The importance of knowledge and approval
Sarah Sharpin provides a summary of the recent case Reeves v Drew.
In this recent high profile case the High Court overturned the Will of a wealthy, but illiterate, testator (worth £100m) which had cut out his son, and left 80% of his estate to his daughter, for seemingly no good reason.
The Judge concluded that the daughter had “engineered” the Will, as she had been instrumental in the instructions for the Will, and at one point had given instructions to the solicitor to the effect that her father was happy with a draft. At trial the daughter disputed the extent of her father’s illiteracy, but her evidence was not accepted. The Court did not accept either her evidence that the testator “hated” his grandchildren or had decided to cut out his son.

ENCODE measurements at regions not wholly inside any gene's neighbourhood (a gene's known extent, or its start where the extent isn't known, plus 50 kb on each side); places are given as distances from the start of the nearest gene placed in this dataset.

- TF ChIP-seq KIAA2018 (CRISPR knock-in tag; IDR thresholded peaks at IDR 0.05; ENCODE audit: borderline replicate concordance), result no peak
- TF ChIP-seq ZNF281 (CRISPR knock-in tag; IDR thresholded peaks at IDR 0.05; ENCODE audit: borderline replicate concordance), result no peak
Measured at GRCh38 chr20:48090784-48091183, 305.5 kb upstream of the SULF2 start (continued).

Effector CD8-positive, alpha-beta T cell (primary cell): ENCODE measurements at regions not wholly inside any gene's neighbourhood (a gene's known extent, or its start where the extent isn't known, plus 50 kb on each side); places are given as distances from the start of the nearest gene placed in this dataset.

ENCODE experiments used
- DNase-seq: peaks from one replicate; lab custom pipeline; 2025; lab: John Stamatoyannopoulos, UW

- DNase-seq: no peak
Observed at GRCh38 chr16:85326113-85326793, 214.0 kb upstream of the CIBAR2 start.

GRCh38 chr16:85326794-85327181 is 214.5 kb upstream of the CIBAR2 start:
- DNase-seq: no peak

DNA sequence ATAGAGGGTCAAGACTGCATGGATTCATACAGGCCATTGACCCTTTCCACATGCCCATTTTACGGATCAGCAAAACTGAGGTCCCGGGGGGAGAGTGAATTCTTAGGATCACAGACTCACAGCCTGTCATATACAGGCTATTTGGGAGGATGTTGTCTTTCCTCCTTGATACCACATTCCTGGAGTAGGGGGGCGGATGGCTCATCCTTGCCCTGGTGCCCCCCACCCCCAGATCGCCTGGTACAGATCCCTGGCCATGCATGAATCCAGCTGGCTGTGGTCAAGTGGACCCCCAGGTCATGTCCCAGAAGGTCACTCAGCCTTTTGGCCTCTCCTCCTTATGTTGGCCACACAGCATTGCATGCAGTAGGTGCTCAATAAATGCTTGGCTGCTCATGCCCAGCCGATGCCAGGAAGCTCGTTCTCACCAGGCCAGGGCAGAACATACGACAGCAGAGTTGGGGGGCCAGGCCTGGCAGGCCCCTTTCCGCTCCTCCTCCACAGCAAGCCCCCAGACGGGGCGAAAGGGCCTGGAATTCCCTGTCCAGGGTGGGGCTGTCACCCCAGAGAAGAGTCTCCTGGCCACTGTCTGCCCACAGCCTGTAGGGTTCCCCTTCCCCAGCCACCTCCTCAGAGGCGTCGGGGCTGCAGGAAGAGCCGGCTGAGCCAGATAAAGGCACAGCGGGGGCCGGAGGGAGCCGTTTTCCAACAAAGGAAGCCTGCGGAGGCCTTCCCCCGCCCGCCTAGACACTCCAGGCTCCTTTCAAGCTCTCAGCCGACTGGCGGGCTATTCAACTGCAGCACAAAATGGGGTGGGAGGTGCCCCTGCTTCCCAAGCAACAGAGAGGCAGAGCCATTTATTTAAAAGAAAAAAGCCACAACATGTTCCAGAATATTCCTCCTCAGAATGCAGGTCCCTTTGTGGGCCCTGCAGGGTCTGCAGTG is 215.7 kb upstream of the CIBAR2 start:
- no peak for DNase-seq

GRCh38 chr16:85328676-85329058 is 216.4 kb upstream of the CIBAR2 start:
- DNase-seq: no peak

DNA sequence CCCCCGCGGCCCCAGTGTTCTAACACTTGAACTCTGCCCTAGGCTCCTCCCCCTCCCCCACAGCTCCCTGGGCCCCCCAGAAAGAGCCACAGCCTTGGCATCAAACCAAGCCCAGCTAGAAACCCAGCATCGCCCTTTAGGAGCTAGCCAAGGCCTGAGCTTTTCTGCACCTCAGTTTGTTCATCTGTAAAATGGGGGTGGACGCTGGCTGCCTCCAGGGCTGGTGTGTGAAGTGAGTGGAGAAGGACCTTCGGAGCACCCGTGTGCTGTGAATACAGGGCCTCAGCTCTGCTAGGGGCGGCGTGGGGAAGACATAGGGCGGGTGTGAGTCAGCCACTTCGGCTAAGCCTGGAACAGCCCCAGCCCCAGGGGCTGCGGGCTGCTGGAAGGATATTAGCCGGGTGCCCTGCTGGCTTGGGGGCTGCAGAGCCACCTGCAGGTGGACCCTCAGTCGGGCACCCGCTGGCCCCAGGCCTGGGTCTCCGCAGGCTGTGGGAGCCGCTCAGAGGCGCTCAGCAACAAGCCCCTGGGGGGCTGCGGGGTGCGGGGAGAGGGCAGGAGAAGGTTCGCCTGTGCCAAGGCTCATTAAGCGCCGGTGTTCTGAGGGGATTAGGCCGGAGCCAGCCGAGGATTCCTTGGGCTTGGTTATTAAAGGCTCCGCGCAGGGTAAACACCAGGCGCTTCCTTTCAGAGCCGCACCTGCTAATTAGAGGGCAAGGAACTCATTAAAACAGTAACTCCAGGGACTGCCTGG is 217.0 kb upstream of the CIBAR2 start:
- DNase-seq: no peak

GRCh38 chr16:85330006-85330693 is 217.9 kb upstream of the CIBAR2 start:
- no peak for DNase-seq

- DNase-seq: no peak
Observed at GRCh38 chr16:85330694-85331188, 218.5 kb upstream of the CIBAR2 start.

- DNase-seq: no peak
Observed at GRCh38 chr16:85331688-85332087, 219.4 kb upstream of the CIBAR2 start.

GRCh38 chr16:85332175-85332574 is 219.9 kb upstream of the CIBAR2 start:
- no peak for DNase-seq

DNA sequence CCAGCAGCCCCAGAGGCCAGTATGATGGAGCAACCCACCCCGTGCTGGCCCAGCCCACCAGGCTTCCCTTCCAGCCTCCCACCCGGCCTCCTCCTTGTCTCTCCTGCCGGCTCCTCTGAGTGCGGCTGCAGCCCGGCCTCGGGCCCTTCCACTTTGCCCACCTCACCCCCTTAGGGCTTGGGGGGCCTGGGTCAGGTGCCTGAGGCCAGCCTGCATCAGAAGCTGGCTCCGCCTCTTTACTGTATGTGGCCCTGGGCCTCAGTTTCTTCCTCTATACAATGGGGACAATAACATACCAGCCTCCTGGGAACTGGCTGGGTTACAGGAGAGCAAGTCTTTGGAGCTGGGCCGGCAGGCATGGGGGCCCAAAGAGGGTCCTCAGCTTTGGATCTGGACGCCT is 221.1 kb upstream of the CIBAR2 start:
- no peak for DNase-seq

There were serious concerns arising because it emerged that the daughter was corresponding directly with the solicitor who drafted the will and it was suggested by the Judge that his evidence and his file was not reliable, giving rise to concerns about dishonesty (which may be investigated further). Despite the testator’s wealth, the solicitor also charged a seemingly inappropriate fixed fee and defended his actions on the basis that accordingly he was providing a “Primark service” of which the Court was highly critical.
Although the testator had validly executed the Will, the ultimately Court concluded that he did not know and approve the contents of it, and the Will would therefore be set aside in favour of an earlier Will, providing an more equal split of the Deceased’s estate.
The case is a good reminder of why it is important to seek proper advice when preparing a Will, in particular, when the proposed Will is likely to be controversial, to ensure that the Will is given the best chance of surviving any post-death challenge and the desired split of the estate is achieved.